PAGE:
SMART-R Latent Heating and Divergence Profiles during DYNAMO/CINDY2011/AMIE

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Monday, 5 January 2015
Fiaz Ahmed, Texas A&M University, Bryan, TX; and C. Schumacher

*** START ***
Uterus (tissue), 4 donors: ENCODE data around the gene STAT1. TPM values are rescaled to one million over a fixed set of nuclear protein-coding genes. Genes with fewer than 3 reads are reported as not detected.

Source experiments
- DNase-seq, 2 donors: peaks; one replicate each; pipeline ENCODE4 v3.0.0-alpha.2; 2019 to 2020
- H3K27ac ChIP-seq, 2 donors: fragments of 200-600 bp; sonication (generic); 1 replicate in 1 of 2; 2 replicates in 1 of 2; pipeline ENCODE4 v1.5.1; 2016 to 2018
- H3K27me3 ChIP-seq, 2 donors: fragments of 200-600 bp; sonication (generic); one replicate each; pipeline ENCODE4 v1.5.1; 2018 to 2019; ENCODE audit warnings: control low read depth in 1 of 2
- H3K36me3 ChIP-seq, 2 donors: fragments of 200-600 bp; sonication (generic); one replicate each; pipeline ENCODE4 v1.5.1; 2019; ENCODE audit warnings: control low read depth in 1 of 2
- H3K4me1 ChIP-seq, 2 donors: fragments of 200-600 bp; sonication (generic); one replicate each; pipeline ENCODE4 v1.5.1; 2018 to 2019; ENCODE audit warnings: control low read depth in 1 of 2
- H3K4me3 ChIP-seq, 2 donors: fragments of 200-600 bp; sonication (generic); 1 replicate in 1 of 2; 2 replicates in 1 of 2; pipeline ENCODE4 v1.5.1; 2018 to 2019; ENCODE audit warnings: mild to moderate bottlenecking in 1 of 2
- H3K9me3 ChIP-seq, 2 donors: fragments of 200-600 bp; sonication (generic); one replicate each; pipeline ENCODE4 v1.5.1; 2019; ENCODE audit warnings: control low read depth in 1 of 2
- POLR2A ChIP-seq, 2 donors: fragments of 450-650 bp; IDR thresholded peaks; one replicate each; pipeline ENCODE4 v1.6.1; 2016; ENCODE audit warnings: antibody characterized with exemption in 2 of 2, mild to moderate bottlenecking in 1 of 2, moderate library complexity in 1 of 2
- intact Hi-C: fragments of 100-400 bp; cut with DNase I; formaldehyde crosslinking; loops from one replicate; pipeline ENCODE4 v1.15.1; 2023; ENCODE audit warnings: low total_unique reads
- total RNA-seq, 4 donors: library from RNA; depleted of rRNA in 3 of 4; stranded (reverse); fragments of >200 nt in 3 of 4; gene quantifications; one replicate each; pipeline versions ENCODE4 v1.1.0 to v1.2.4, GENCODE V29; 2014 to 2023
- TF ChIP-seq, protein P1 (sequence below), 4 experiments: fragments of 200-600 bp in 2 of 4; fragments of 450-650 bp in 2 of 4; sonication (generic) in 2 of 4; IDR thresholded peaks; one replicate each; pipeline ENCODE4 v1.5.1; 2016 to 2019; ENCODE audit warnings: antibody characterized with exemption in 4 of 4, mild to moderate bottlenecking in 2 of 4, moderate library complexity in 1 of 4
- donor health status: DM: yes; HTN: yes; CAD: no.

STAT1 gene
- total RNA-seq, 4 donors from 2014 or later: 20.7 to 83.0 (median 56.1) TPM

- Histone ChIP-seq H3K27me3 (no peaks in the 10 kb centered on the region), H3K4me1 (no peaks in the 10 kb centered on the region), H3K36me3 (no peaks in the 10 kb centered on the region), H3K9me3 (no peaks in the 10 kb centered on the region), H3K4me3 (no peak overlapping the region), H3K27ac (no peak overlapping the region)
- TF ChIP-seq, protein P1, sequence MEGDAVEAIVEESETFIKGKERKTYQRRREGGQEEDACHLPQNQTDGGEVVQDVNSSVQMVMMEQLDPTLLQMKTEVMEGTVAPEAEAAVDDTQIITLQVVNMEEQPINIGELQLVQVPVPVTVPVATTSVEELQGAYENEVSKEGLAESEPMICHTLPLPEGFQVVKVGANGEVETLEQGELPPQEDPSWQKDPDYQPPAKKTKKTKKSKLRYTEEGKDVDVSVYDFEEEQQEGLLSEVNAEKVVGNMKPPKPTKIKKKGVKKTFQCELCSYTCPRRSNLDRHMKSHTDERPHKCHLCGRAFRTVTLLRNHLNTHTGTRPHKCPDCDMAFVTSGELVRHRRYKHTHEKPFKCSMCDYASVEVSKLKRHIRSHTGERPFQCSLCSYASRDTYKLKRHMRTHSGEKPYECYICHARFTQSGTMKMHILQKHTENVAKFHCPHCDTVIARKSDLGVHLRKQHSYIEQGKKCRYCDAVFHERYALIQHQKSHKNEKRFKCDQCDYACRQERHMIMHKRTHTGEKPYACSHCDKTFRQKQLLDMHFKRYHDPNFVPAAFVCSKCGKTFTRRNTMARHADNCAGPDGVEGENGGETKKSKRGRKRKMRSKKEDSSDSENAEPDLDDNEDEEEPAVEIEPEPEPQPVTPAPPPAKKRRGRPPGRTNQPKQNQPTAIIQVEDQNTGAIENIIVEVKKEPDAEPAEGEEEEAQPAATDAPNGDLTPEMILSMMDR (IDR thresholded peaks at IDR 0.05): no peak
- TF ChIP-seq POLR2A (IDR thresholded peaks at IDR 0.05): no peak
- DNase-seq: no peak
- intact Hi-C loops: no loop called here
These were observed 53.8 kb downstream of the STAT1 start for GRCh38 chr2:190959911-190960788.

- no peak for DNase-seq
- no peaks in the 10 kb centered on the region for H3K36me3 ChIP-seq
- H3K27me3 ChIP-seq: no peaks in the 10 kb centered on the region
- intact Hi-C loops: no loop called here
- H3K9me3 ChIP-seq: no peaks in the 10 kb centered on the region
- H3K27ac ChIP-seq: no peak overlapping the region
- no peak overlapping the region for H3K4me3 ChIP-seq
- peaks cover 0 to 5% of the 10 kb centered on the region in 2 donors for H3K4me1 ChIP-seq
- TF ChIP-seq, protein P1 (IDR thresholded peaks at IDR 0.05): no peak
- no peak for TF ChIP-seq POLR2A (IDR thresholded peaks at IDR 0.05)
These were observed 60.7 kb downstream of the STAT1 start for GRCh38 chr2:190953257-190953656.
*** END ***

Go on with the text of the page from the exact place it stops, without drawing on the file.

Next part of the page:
Latent heating and divergence profiles are obtained from SMART-Radar observations and used to study the ebb and flow of convection during the DYNAMO/CINDY2011/AMIE field campaign. A new latent heating retrieval algorithm is also introduced. Unlike previous algorithms that are based on radar-derived rain rates, this algorithm relies mainly on rain area and thus is a less derived product than one constrained by rain. The algorithm uses a look-up table generated by a month-long, high-resolution Weather Forecasting Model (WRF) simulation to match echo area, echo-top heights, and intensity of convective cells (as determined by near-surface reflectivity) to vertical heating profiles. The radar-retrieved latent heating quantifies the shallow convective heating during MJO initiation, although it is unclear if this is sufficient heating to prompt enough large-scale moisture convergence to impact MJO organization. Divergence profiles are also obtained from SMART-R using the CYLBIN method. While the divergence profiles at low levels are affected by tree blockage, a sufficient number of profiles are available for hours when the echo coverage criteria of at least 50% was satisfied to create a divergence climatology throughout the evolution of the MJO. The MJO leaves its imprints on the radar divergence profiles through an elevation of the level of peak convergence. Divergence profiles associated with congestus clouds were also seen, with convergence at low levels and divergence at mid levels signifying a detraining cloud-top.